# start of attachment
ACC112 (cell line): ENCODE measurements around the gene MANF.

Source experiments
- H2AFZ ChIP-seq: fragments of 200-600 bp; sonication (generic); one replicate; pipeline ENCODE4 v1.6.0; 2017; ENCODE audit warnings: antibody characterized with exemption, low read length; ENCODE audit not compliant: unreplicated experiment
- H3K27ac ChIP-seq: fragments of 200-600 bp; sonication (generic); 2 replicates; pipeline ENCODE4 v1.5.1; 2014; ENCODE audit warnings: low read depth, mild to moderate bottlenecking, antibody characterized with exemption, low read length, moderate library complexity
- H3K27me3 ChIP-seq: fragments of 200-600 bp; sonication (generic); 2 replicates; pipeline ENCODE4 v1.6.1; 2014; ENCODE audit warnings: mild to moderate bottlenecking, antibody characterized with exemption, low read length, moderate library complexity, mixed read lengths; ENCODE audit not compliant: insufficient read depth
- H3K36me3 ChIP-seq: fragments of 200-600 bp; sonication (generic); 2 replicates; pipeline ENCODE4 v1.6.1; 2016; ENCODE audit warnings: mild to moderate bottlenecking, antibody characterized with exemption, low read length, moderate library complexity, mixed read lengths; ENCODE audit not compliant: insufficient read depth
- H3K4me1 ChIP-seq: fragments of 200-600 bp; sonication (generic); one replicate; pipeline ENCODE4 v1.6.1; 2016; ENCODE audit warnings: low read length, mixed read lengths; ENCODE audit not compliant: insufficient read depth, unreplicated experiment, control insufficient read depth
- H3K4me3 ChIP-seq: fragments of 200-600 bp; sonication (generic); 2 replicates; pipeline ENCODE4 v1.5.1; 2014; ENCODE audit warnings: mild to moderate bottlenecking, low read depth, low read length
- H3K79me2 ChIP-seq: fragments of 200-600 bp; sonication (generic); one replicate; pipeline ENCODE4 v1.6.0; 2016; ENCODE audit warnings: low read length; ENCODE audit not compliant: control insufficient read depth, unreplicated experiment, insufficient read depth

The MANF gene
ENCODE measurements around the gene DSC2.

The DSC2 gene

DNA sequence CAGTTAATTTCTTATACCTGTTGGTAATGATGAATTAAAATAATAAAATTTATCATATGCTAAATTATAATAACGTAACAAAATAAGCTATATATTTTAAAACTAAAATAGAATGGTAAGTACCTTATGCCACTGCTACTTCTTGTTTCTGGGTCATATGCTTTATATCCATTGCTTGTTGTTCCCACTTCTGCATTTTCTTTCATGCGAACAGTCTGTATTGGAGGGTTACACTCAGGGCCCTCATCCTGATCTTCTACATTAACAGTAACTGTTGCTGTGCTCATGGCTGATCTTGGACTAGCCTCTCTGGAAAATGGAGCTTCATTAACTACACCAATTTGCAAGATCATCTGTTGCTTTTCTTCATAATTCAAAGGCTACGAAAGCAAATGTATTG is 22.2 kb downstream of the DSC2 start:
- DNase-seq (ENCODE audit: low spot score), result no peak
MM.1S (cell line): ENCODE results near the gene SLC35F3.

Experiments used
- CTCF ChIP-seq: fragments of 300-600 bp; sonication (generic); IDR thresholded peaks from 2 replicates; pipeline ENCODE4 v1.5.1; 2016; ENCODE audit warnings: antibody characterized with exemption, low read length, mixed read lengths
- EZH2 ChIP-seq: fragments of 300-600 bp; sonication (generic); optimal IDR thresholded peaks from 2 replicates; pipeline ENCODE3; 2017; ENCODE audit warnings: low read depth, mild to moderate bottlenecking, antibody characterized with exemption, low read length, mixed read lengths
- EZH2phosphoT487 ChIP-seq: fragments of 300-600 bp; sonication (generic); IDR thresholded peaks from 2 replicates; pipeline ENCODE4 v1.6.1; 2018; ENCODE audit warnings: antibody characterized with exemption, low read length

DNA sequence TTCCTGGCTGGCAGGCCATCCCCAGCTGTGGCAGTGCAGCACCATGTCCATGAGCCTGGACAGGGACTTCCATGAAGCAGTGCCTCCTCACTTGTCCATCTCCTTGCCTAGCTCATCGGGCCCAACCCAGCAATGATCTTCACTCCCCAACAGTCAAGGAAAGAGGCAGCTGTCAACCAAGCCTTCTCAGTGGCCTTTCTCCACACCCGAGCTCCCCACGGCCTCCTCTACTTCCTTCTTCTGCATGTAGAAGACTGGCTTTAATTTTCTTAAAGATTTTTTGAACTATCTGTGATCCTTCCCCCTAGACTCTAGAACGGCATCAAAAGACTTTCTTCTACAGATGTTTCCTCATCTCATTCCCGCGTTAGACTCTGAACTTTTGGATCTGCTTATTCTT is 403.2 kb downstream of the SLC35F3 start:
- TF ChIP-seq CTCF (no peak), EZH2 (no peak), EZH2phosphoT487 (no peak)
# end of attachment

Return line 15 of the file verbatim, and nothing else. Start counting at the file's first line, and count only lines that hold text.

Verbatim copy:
MM.1S (cell line): ENCODE results near the gene SLC35F3.